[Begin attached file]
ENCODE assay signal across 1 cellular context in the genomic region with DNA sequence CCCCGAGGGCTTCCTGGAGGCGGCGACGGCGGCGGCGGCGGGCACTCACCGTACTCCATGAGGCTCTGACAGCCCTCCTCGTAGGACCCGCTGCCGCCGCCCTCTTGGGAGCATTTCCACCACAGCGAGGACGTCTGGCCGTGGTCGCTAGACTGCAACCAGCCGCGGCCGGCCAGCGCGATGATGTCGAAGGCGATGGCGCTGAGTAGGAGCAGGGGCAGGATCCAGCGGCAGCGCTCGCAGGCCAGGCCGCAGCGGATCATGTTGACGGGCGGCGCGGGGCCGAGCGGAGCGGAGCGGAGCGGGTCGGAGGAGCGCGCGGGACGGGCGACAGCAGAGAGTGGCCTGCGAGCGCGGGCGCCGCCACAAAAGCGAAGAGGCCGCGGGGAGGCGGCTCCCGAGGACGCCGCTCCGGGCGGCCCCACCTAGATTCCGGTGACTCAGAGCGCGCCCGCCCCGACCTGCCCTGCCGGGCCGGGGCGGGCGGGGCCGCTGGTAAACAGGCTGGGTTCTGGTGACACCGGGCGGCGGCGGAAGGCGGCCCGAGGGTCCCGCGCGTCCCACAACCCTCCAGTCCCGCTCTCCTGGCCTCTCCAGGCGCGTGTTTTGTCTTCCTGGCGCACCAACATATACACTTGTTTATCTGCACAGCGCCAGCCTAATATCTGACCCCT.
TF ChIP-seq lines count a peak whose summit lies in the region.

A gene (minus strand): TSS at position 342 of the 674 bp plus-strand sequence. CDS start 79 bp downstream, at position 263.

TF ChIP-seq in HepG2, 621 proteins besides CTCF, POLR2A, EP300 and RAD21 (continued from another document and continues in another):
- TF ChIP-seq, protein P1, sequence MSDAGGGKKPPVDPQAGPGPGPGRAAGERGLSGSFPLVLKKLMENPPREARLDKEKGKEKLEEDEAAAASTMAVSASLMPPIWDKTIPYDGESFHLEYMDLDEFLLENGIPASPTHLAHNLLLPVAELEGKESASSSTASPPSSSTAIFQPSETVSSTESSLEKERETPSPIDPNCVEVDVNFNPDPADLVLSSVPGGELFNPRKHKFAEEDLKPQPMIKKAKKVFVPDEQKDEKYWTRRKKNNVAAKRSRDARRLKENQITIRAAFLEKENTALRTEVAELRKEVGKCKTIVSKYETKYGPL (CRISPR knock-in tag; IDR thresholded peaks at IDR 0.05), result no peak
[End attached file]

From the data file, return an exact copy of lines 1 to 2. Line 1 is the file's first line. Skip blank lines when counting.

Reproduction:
ENCODE assay signal across 1 cellular context in the genomic region with DNA sequence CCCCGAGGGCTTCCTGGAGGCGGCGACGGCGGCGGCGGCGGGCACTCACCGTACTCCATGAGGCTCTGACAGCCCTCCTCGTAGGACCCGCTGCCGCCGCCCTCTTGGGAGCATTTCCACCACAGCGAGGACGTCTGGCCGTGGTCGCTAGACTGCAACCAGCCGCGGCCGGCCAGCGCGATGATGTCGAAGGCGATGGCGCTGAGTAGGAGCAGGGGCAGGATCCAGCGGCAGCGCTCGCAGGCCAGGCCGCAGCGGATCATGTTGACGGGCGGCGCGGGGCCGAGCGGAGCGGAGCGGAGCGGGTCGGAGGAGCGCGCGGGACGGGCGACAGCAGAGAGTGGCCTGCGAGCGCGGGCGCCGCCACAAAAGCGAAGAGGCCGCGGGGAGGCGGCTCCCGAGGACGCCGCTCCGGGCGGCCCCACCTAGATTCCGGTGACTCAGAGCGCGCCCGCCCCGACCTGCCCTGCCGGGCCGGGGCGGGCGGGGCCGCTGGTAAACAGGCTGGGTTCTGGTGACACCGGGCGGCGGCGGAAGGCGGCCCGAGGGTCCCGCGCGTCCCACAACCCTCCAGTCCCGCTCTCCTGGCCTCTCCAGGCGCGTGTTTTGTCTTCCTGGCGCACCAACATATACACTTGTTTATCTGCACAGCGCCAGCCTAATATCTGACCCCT.
TF ChIP-seq lines count a peak whose summit lies in the region.